World Library  
Flag as Inappropriate
Email this Article

Northern Student Movement

Article Id: WHEBN0029954029
Reproduction Date:

Title: Northern Student Movement  
Author: World Heritage Encyclopedia
Language: English
Subject: African-American Civil Rights Movement (1954–68), Index of articles related to African Americans, African-American Civil Rights Movement, William Holmes Borders, Adam Fairclough
Publisher: World Heritage Encyclopedia

Northern Student Movement

Northern Student Movement
Founded 1961
Founder Peter J. Countryman
Dissolved 1966?
Type Civil rights organization
Focus Tutoring 3,500 inner city youth in northeastern cities (1963); later sent students to sit-ins in the South and organized direct-action protests in the North.
Origins Conference of the New England Student Christian Movement (1961)
Method Volunteerism, education, community organizing
Key people
Peter J. Countryman
William L. Strickland
50 (1963)
2,200 (1963)
Slogan " build community organizations so that the deprived can use their power for change." --William L. Strickland [1]
External images NSM veterans Bill Strickland, Frank Joyce and Joan Cannaday Countryman in a 2010 panel discussion in Raleigh, N.C., sponsored by the Association for the Study of African American Life and History.

The Northern Student Movement (NSM) was an Yale University in 1961 by Peter J. Countryman (1942–1992). It grew out of the work of a committee formed by the New England Student Christian Movement.[1] Its initial convention, the Inter-Collegiate Conference on Northern Civil Rights, was held at Sarah Lawrence College in April 1962.[2]

Countryman began NSM's work by collecting books for a predominantly rent strikes in the North.[1][4][5]

Originally headquartered in New Haven, Connecticut, NSM moved to New York City.[6] Countryman stepped down as NSM's executive director in 1963 and was replaced by William L. Strickland.[7]

The records of the Northern Student Movement, including a complete run of its periodical, Freedom North, are on file with the Manuscripts, Archives and Rare Books Division of the New York Public Library.[7]

Notes and references

  1. ^ a b c , New York: Garland Publishing, Inc., 2001, pp. 462-463.Organizing Black America: An Encyclopedia of African American AssociationsNina Mjagkij (ed.), ISBN 0-8153-2309-3 In 1967, the New England Student Christian Movement changed its name to the University Christian Movement in New England. [1]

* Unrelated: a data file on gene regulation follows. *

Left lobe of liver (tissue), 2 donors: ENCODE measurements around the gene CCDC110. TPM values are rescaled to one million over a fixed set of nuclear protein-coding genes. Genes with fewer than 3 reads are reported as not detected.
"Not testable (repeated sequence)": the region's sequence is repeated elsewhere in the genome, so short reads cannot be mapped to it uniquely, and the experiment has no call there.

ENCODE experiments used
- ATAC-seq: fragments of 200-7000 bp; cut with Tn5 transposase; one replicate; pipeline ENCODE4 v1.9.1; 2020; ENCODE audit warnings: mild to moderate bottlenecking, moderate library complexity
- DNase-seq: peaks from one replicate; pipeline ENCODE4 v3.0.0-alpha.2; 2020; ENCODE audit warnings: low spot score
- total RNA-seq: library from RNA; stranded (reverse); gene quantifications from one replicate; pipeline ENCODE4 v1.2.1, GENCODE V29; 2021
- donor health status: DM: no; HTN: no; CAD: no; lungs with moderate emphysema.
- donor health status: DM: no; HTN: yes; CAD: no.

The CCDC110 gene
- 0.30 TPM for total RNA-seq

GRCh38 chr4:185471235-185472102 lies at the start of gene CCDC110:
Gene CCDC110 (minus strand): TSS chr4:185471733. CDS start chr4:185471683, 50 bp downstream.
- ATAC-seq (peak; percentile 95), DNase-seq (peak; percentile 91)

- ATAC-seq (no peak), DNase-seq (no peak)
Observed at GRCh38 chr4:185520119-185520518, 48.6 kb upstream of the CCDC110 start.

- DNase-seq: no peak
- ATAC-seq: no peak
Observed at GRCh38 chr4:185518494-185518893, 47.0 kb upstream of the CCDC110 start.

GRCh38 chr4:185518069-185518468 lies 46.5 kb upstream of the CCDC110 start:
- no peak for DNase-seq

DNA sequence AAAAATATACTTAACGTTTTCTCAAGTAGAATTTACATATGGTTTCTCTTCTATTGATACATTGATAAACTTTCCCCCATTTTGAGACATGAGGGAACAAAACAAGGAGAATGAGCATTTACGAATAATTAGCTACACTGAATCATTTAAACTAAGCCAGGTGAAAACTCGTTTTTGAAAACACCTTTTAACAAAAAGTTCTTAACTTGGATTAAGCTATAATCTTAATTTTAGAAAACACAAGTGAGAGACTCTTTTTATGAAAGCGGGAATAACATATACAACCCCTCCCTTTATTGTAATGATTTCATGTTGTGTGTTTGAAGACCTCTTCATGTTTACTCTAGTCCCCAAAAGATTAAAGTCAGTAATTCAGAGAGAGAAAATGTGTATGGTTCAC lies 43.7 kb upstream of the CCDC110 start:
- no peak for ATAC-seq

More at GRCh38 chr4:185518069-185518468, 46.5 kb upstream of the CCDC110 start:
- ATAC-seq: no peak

2. ^ , p. 181.
  3. ^ , May 17, 1963.Time"Education: Down-to-Earth Idealism,"
  4. ^ , University of Kansas, v. 47, no. 1, (2006) pp. 53-79.American StudiesMandi Issacs Jackson, "Harlem's Rent Strike and Rat War: Representation, Housing Access and Tenant Resistance in New York, 1958-1964,"
  5. ^ , May 10, 1965.The NationJack Newfield, "The Student Left,"
  6. ^ Abstract: Association for the Study of African American Life and History (ASALH) Conference, Raleigh, N.C., 2010
  7. ^ a b Northern Student Movement Records, 1961-1966, New York Public Library. Strickland later joined the W.E.B. Du Bois Department of Afro-American Studies at the University of Massachusetts Amherst [2].

External links

  • Northern Student Movement: A collection of articles and links to resources that describe the work of a civil rights organization founded by Peter Countryman and others....
  • Columbia University Libraries, Columbia Center for Oral History: Oral history interviews about the Northern Student Movement
This article was sourced from Creative Commons Attribution-ShareAlike License; additional terms may apply. World Heritage Encyclopedia content is assembled from numerous content providers, Open Access Publishing, and in compliance with The Fair Access to Science and Technology Research Act (FASTR), Wikimedia Foundation, Inc., Public Library of Science, The Encyclopedia of Life, Open Book Publishers (OBP), PubMed, U.S. National Library of Medicine, National Center for Biotechnology Information, U.S. National Library of Medicine, National Institutes of Health (NIH), U.S. Department of Health & Human Services, and, which sources content from all federal, state, local, tribal, and territorial government publication portals (.gov, .mil, .edu). Funding for and content contributors is made possible from the U.S. Congress, E-Government Act of 2002.
Crowd sourced content that is contributed to World Heritage Encyclopedia is peer reviewed and edited by our editorial staff to ensure quality scholarly research articles.
By using this site, you agree to the Terms of Use and Privacy Policy. World Heritage Encyclopedia™ is a registered trademark of the World Public Library Association, a non-profit organization.

Copyright © World Library Foundation. All rights reserved. eBooks from Hawaii eBook Library are sponsored by the World Library Foundation,
a 501c(4) Member's Support Non-Profit Organization, and is NOT affiliated with any governmental agency or department.